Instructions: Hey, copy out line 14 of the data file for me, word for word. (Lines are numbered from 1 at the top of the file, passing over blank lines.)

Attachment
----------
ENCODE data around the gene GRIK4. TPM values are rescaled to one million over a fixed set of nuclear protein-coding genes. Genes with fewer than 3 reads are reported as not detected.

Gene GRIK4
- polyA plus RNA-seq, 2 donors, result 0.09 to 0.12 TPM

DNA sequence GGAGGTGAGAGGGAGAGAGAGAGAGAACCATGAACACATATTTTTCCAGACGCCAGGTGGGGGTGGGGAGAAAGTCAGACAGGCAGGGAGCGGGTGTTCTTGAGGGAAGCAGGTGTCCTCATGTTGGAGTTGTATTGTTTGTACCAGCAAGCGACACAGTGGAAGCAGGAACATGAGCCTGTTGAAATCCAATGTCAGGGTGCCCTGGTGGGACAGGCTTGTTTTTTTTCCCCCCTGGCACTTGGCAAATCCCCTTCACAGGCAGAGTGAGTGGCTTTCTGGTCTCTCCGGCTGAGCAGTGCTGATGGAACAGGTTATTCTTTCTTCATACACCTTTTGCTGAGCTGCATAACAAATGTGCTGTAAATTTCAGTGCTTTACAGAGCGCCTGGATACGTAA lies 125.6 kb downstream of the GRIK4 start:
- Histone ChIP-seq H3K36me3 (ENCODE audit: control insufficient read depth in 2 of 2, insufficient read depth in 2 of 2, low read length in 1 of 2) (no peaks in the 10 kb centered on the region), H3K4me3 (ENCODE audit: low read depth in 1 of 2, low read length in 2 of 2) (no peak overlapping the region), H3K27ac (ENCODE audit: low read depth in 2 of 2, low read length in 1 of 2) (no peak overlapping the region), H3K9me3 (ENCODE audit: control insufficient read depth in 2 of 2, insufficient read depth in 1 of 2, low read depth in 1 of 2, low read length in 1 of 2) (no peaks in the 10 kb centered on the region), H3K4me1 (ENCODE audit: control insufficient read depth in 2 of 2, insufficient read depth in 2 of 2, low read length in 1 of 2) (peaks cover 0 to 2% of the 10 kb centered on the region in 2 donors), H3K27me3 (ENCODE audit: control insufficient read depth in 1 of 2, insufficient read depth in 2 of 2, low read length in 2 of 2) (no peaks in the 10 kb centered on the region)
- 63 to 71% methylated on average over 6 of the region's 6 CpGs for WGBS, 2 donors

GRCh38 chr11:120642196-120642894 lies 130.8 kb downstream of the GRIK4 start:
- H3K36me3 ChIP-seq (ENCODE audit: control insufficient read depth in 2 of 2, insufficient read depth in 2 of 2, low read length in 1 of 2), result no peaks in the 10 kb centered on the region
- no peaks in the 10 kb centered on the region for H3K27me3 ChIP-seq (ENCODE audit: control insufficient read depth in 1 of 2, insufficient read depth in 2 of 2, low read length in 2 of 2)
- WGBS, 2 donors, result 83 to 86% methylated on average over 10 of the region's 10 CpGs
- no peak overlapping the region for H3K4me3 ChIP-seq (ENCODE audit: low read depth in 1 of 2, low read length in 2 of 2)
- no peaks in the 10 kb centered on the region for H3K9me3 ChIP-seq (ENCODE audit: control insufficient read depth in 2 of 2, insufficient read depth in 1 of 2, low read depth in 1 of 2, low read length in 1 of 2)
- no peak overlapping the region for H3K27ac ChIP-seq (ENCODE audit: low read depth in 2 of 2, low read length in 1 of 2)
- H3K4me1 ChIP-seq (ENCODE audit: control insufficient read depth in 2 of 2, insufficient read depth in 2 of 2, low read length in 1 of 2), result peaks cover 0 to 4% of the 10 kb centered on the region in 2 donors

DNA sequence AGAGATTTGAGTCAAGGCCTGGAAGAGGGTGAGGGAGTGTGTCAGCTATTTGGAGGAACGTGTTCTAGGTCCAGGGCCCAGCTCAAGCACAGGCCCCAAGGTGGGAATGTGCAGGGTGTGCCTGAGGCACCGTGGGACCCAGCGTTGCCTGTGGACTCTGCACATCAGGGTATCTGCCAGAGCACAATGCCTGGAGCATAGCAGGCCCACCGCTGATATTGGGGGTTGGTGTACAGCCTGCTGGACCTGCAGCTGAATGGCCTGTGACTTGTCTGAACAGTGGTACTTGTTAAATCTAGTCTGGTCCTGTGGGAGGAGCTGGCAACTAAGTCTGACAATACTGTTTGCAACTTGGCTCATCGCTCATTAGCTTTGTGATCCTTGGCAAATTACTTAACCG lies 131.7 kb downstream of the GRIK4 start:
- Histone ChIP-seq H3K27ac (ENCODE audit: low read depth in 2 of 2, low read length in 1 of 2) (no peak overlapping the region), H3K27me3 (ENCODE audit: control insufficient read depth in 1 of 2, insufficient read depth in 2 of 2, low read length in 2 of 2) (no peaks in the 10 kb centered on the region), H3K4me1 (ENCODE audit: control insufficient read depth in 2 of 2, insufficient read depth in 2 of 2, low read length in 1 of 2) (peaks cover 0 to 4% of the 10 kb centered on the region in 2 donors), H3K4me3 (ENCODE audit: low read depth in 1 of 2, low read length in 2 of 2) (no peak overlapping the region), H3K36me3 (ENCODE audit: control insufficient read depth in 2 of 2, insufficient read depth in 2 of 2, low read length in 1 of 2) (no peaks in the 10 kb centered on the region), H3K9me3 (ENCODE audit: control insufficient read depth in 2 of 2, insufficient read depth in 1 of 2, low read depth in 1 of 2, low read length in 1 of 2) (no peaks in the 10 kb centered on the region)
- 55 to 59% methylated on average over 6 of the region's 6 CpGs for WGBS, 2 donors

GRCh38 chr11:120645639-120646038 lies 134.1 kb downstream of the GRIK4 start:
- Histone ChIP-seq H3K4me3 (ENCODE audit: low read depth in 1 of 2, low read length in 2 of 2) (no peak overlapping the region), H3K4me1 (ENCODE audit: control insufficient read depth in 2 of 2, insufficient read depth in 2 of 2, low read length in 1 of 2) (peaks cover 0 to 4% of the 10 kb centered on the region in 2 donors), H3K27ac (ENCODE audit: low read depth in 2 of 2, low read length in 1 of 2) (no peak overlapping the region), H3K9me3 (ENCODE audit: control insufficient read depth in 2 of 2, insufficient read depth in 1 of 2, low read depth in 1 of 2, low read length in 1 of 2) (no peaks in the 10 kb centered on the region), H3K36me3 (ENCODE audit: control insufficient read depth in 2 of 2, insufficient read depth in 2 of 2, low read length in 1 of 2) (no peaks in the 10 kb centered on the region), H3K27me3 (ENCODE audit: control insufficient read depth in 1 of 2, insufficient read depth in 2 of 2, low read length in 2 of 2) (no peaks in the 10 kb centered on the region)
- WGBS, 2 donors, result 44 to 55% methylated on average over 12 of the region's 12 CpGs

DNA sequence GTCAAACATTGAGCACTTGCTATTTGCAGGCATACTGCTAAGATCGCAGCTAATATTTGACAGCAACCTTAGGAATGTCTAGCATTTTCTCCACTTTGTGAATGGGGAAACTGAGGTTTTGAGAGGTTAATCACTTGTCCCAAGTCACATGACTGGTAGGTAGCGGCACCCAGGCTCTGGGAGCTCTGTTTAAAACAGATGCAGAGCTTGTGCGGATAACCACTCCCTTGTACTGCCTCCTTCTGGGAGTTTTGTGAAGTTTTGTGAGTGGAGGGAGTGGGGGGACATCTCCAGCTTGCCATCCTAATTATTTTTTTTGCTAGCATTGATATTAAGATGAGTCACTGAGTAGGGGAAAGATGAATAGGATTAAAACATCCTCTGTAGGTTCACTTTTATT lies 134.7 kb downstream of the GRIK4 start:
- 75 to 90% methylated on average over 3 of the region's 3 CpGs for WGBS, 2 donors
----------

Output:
- H3K4me1 ChIP-seq (ENCODE audit: control insufficient read depth in 2 of 2, insufficient read depth in 2 of 2, low read length in 1 of 2), result peaks cover 0 to 4% of the 10 kb centered on the region in 2 donors